Recognised as one of the most important artists to have emerged from the region in the post-war years, Norman Cornish’s extraordinarily wide-ranging output encompasses portraiture, landscape and figurative painting, with equally remarkable skills as a draughtsman.
The exhibition demonstrates how Cornish, an acute observer of people and places has developed certain themes and how, fascinatingly, he has returned again and again to the subjects that absorb him most. These subjects are rich and diverse and include paintings and sketches of men in bars, children playing, the pit road, as well as street-scenes and buildings in areas where he has lived and worked.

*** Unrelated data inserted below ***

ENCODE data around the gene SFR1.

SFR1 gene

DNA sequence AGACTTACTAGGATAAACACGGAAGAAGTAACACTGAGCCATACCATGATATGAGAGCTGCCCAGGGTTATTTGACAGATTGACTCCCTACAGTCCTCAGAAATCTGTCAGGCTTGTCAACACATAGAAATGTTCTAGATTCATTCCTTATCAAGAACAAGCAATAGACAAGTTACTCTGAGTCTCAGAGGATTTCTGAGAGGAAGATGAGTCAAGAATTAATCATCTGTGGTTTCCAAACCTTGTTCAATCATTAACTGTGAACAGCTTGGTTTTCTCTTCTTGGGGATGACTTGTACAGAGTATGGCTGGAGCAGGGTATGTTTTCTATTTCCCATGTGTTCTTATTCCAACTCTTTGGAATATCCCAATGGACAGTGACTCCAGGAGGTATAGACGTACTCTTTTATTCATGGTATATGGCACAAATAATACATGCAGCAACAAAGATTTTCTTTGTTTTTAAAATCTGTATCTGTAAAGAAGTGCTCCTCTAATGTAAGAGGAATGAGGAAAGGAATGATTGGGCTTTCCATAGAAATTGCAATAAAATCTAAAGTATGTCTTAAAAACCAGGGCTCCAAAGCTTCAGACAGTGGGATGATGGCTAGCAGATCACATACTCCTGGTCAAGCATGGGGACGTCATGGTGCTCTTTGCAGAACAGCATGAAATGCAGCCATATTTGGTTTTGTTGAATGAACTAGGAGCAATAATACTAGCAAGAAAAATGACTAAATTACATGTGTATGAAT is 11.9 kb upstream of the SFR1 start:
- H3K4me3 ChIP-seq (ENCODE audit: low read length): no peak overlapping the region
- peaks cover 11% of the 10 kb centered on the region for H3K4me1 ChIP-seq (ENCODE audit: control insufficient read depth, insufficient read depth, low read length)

Born in 1919, in Spennymoor, Co Durham, Norman Cornish was apprenticed at the age of 14 at the Dean and Chapter Colliery (also known as the Butcher’s Shop), and spent the next 33 years working in various pits in the North East of England. Without diminishing the harsh realities of life and work during those years, his paintings create a sense of time and place by depicting the lyrical qualities of his surroundings in which time is defeated.
Open Tuesday to Friday 10am – 6pm
Saturday 10am – 5pm
Closed Sunday, Monday and Bank Holidays